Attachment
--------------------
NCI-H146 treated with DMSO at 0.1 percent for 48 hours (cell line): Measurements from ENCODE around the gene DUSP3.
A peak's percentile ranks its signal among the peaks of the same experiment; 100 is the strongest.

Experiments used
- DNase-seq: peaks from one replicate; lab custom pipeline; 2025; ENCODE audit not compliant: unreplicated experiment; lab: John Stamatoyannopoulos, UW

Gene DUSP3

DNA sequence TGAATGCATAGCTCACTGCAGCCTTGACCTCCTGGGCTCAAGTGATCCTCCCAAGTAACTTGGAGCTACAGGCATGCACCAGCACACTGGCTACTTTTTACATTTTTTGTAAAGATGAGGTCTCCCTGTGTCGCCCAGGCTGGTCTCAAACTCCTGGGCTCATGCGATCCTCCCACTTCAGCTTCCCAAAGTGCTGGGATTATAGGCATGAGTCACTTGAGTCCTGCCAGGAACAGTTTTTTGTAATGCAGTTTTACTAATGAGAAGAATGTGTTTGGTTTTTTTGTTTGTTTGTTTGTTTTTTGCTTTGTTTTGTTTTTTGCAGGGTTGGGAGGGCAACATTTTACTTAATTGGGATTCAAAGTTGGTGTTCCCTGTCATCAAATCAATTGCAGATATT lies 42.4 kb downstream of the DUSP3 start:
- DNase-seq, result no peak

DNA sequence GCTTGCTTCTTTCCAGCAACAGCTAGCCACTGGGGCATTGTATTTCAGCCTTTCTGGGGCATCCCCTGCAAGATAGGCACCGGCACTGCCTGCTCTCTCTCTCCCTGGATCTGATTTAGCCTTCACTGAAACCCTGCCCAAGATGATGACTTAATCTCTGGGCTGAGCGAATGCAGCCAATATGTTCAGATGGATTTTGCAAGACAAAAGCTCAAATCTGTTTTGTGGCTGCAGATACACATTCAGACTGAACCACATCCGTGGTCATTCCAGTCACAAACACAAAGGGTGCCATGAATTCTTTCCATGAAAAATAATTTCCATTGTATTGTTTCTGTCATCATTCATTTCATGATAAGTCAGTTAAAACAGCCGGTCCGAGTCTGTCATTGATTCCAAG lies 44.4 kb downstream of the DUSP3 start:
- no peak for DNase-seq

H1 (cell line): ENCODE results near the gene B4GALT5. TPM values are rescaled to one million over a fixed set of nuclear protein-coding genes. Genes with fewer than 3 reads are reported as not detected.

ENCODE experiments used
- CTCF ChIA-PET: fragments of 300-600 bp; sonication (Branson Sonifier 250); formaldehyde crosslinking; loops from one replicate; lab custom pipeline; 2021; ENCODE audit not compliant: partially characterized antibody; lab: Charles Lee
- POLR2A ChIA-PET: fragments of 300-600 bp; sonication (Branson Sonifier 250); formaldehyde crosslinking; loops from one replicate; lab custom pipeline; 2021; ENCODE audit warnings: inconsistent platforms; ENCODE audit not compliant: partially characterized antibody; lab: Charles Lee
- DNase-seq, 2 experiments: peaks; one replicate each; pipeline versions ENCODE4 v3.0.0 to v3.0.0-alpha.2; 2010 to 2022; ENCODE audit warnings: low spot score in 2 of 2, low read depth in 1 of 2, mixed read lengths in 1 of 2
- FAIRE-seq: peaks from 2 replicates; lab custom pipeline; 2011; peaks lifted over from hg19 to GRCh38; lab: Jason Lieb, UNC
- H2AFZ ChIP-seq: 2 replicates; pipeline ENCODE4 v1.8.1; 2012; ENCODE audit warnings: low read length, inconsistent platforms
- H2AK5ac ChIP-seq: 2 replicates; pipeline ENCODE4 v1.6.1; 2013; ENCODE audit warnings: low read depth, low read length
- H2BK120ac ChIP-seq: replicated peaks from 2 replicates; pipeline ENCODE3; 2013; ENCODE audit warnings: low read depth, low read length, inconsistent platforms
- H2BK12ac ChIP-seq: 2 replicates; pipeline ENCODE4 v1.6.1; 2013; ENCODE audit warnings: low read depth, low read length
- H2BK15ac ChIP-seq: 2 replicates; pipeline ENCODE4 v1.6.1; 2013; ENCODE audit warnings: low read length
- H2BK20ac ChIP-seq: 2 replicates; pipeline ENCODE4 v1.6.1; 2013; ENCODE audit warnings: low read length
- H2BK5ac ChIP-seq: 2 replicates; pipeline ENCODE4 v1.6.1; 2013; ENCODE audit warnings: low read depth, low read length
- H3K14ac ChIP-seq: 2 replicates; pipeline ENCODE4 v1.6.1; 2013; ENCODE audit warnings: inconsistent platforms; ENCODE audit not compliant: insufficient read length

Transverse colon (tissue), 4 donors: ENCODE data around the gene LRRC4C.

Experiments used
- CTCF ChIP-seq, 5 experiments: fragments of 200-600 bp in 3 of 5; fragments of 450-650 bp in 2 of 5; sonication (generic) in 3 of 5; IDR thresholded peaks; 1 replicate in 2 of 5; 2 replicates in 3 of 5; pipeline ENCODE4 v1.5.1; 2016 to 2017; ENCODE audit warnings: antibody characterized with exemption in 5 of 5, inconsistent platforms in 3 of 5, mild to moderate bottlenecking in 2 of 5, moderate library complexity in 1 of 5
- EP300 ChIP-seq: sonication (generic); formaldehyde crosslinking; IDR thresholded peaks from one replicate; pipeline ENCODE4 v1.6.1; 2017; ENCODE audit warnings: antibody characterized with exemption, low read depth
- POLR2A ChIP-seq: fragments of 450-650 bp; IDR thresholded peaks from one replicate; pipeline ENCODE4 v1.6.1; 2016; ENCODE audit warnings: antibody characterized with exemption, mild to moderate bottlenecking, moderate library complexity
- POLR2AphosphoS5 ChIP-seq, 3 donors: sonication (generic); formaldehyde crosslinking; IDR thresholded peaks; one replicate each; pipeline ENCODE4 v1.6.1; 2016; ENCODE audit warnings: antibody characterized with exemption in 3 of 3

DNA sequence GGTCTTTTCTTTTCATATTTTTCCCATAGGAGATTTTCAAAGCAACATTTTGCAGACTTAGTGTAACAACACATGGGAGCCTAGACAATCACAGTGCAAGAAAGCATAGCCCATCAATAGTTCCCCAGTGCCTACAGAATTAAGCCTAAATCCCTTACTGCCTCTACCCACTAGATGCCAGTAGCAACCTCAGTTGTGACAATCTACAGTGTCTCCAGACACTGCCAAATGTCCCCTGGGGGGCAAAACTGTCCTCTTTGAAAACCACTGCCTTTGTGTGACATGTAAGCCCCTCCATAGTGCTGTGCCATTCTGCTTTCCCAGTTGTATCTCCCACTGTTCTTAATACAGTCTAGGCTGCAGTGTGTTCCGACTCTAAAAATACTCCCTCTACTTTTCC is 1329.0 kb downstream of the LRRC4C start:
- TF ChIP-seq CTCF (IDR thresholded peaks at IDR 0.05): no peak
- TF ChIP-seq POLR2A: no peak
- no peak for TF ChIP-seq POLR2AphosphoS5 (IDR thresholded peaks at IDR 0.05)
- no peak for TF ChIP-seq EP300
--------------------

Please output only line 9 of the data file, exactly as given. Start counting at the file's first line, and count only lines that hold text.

- no peak for DNase-seq